Huffpost Business
The Blog

Featuring fresh takes and real-time analysis from HuffPost's signature lineup of contributors

Preeti Vissa Headshot

America's Top Housing Official Must Aid Struggling Homeowners

Posted: Updated:

If one man can be described as absolutely key to solving the ongoing foreclosure crisis -- and thus not only helping millions of struggling homeowners but also stabilizing the neighborhoods where they live -- it is Edward DeMarco, head of the Federal Housing Finance Agency. The rest of the country is inching forward on tangible progress, but DeMarco could do more than anyone.

The need is as urgent now as it ever was.

There have been small glimmers of hope on several fronts. Mortgage delinquency rates have inched down a bit, though they're still about triple what they were before the collapse.

And as a result of the recent "robo-signing" settlement, several large banks have agreed to write down the principal of some troubled loans. Writing down principal is essential to any real solution to this mess: Millions of borrowers owe more than their homes are worth or are ever likely to be worth. Because many of these families are also struggling with reduced income due to the recession, they face a situation that's simply untenable. Instead of futile attempts to collect payments based on fantasy values that bear no relationship to reality, we should adjust these loans to reflect home values in the real world. That way, millions will stay in their homes, their communities will avoid the disruption of continuing waves of foreclosures, the housing market can start to stabilize and the struggling construction industry may begin to see a path forward.

In California, state officials have begun to take the lead, announcing on May 7 that they would use a chunk of federal dollars to offer principal write-downs of up to $100,000 to some of that state's troubled borrowers.

These are all useful steps, but they still leave millions of underwater families without help. The biggest chunk of those troubled loans are backed by government-backed mortgage giants Fannie Mae and Freddie Mac, which are overseen by DeMarco's FHFA. And DeMarco has thus far refused to involve Fannie and Freddie in principal reduction.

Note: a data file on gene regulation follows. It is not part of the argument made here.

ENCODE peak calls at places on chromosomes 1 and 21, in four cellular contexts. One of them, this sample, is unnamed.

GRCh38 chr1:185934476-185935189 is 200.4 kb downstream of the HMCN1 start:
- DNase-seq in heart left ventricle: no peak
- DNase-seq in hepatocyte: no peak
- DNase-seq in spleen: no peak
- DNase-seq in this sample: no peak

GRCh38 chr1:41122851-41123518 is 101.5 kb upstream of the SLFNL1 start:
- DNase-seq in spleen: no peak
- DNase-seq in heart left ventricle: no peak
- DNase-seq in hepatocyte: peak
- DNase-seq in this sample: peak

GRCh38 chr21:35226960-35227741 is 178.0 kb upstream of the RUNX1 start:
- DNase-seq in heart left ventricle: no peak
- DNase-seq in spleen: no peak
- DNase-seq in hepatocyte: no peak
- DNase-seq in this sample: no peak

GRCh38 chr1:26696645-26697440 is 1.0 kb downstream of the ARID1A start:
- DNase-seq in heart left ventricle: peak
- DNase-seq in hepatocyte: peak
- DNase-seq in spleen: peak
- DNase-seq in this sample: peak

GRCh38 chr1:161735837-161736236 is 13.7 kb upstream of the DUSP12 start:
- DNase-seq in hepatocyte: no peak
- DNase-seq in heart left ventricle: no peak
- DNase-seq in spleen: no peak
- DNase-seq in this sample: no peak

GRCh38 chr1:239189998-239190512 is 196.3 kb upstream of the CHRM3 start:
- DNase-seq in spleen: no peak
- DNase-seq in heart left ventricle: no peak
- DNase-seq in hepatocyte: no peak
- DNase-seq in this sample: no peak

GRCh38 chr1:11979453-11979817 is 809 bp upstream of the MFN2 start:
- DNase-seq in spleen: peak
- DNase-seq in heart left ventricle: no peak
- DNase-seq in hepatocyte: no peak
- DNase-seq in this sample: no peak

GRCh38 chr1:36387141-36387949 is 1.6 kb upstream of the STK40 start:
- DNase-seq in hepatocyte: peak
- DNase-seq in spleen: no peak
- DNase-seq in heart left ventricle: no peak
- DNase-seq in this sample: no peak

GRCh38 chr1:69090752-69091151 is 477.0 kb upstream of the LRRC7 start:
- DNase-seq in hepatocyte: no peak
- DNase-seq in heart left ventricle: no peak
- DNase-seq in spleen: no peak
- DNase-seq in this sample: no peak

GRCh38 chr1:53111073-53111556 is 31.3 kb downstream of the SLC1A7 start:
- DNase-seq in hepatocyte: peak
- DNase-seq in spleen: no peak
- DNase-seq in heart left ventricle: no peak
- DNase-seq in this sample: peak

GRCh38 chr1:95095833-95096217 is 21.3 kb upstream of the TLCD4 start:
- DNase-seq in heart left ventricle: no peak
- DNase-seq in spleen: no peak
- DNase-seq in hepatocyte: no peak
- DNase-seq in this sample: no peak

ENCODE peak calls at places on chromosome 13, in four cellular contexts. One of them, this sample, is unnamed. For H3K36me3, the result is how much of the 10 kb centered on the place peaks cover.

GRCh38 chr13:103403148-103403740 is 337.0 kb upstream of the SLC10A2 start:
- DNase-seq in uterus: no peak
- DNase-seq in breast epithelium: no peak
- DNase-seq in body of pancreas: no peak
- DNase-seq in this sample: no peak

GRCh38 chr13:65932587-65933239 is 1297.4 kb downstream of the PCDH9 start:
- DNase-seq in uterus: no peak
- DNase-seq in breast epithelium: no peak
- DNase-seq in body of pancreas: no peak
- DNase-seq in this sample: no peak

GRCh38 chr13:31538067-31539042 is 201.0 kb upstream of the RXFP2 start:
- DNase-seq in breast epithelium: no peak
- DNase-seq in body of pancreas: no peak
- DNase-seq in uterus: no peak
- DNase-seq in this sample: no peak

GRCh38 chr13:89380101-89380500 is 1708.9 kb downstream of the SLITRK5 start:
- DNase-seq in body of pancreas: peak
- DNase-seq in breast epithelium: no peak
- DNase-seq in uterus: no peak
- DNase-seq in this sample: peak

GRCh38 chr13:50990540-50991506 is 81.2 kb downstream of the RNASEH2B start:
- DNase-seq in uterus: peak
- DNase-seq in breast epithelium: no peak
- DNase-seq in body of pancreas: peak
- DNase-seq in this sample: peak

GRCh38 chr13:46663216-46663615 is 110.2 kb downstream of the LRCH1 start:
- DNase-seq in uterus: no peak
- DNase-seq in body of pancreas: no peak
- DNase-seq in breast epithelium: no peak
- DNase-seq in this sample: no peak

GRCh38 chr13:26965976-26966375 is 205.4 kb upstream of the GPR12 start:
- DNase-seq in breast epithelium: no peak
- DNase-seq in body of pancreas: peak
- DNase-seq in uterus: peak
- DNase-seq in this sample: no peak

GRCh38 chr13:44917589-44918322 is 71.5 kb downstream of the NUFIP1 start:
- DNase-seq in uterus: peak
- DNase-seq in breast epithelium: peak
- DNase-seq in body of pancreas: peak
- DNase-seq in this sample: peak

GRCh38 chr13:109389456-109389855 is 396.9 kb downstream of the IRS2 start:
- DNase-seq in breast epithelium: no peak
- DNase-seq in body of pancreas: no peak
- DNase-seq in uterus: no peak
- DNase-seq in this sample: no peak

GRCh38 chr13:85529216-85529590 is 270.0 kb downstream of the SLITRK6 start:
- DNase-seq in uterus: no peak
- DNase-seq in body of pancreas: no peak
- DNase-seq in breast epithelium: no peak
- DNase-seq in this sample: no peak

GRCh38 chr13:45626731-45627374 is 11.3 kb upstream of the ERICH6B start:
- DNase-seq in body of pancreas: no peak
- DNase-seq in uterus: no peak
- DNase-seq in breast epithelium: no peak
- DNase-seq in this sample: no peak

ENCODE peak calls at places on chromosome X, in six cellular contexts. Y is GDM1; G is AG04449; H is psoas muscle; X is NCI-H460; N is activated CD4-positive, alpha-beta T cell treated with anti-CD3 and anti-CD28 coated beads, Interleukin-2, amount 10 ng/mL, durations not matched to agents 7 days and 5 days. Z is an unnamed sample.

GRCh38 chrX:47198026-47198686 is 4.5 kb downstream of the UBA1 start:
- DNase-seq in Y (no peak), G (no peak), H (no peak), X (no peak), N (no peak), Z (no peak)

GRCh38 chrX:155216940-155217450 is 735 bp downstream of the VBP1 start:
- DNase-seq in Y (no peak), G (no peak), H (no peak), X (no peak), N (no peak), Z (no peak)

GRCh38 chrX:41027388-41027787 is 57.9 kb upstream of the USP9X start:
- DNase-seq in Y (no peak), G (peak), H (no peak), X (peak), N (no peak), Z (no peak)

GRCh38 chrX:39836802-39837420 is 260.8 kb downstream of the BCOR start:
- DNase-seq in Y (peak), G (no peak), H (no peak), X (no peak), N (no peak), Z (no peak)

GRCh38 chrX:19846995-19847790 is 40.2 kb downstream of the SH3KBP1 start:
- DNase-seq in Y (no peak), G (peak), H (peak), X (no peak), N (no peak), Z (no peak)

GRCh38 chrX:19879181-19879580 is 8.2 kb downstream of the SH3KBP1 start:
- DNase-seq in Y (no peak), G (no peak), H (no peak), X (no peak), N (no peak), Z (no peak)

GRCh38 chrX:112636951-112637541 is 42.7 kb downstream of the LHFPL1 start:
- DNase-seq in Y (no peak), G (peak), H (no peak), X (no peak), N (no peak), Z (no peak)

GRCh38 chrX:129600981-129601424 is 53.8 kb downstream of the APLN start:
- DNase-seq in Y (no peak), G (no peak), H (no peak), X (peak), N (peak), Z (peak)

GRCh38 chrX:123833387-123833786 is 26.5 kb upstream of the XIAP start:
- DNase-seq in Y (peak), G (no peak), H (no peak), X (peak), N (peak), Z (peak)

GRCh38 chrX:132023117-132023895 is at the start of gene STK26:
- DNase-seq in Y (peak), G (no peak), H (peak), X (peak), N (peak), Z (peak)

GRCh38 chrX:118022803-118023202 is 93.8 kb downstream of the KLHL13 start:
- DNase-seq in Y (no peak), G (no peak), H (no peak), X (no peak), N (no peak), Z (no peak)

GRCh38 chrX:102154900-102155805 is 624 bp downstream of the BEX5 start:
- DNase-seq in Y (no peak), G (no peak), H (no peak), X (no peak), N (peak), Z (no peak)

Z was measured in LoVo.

Last month, it looked like that was going to change. DeMarco agreed to speak at an April 19 symposium organized by The Greenlining Institute that focused on how to restore and protect the dream of homeownership that seems to be slipping out of reach of so many Americans. And he deserves some credit for simply showing up: He knew that this audience, heavy with housing advocates and community groups in addition to bankers and regulators, was filled with people who have questioned and challenged him and FHFA. It is always a good thing when officials are willing to reach out to folks who may be skeptical, and his willingness to stick his neck out was genuinely appreciated.

At our meeting, DeMarco said he was "deeply concerned" about these underwater mortgages. He promised that FHFA would have something concrete to say about principal reduction by the end of April. So far, so good.

But in an astonishing story published May 1, the Los Angeles Times reported two disturbing pieces of news: 1) FHFA was still working on its analysis of principal reduction and would have nothing to say until that analysis is done -- with no hint as to when that might be. 2) According to internal documents obtained by two members of Congress, Reps. Elijah Cummings of Maryland and John Tierney of Massachusetts, Fannie Mae officials had supported principal reductions back in 2009, believing that they would save taxpayers money, but a pilot program was squelched, apparently for ideological reasons.

The two congressmen are continuing to pursue the issue and have asked FHFA for all documents related to it. But a congressional inquiry shouldn't even be necessary.

The crisis has not gone away, and without meaningful principal reduction on the millions of troubled Fannie and Freddie-backed loans, it will linger for years to come.

Mr. DeMarco, we appreciate your coming to speak -- and listen -- to us and our community colleagues. But with millions of American families and their communities still in desperate straits, we need more than words.